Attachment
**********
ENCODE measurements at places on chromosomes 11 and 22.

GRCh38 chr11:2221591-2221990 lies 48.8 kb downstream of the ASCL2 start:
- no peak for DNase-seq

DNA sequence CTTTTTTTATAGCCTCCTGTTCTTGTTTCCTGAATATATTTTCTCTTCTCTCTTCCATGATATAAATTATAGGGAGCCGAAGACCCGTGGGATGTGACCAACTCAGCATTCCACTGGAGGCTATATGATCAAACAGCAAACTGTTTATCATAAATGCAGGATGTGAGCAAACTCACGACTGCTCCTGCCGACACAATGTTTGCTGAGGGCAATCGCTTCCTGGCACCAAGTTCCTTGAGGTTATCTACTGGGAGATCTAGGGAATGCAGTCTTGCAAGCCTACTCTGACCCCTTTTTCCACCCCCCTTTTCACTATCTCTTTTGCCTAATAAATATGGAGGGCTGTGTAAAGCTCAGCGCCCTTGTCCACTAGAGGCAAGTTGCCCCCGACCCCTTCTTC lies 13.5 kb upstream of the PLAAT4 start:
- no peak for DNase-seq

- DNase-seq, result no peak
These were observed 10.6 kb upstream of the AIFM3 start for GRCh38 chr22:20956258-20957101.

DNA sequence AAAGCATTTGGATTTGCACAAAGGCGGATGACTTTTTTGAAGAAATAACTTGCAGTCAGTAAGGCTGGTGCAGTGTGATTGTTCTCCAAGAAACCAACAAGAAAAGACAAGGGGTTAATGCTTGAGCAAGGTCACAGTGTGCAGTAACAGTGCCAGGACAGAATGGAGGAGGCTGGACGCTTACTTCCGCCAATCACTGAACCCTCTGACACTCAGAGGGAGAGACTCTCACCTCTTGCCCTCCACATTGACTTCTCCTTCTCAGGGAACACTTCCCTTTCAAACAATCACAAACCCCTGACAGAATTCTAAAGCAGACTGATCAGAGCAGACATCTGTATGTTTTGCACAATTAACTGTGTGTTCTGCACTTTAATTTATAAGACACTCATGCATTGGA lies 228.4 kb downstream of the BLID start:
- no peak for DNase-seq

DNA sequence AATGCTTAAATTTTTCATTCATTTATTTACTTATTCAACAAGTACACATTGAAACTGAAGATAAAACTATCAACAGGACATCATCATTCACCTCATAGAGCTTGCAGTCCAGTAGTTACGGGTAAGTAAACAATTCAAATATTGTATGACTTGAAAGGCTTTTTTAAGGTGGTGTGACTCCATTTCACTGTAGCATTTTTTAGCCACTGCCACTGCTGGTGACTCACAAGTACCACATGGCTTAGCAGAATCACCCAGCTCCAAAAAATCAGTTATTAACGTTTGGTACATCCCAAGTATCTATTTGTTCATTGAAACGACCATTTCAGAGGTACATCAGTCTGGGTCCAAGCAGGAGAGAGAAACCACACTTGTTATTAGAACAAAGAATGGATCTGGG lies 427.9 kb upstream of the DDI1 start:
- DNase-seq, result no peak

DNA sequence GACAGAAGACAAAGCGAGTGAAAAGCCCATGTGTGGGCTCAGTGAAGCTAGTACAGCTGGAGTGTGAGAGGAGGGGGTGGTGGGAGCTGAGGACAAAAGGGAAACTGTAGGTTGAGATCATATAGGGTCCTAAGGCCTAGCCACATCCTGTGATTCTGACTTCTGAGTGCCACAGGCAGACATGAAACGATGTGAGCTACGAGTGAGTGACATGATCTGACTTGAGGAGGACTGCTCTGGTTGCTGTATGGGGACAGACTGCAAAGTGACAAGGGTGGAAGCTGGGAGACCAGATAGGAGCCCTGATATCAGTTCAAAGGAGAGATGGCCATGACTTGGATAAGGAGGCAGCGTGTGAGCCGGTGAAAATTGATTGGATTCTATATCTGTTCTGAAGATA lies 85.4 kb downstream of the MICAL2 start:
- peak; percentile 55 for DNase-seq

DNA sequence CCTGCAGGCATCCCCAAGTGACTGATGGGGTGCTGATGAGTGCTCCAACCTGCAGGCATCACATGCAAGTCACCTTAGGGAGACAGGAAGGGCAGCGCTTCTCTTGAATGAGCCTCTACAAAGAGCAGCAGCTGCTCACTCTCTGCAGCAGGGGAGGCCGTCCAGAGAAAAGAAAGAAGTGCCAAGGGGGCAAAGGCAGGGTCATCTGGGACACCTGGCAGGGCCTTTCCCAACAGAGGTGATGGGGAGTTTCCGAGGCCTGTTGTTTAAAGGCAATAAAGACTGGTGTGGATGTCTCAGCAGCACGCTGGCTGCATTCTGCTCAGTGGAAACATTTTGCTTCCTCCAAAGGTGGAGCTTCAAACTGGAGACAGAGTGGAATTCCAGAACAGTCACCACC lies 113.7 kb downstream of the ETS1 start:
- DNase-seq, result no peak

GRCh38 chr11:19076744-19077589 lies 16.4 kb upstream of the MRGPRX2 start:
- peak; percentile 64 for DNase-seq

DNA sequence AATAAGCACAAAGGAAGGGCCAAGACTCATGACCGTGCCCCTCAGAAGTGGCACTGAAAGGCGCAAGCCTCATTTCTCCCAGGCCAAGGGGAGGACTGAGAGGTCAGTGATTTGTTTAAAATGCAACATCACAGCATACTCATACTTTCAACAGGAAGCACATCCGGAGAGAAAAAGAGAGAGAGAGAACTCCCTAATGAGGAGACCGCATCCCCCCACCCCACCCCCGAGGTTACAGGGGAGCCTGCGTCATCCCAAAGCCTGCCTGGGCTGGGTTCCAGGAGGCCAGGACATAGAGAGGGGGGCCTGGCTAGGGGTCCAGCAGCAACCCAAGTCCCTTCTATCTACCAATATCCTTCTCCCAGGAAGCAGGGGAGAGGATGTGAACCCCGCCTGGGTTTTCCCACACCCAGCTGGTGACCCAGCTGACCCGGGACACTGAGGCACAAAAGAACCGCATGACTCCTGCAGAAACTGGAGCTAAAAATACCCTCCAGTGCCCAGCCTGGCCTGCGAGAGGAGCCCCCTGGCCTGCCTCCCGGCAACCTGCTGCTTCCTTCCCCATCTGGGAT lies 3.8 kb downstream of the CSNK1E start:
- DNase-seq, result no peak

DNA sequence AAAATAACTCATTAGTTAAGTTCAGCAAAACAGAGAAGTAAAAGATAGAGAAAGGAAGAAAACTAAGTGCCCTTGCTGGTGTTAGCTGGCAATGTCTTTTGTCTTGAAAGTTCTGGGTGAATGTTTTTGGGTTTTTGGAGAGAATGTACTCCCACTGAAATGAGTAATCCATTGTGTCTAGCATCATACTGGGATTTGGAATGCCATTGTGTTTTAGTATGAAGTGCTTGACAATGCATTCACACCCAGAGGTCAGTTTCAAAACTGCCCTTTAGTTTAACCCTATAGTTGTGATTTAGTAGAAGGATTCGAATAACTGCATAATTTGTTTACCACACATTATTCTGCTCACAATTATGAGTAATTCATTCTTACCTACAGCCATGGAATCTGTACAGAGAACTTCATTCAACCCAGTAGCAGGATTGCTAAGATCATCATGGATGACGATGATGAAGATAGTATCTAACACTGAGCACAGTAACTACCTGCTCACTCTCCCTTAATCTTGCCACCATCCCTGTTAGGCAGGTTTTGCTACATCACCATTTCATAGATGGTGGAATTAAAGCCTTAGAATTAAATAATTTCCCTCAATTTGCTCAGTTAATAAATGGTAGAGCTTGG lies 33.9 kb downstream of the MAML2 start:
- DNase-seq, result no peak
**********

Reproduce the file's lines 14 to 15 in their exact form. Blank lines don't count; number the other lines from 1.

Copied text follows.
DNA sequence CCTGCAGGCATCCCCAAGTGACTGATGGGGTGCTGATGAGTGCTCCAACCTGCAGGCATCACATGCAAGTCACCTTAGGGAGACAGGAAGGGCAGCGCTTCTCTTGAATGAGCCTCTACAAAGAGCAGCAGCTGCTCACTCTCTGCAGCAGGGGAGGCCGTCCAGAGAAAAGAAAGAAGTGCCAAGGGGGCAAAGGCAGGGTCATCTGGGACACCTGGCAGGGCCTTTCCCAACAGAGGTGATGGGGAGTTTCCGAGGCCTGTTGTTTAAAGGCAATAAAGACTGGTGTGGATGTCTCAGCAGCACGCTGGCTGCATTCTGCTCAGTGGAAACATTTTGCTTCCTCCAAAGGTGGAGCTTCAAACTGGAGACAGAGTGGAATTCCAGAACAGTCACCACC lies 113.7 kb downstream of the ETS1 start:
- DNase-seq, result no peak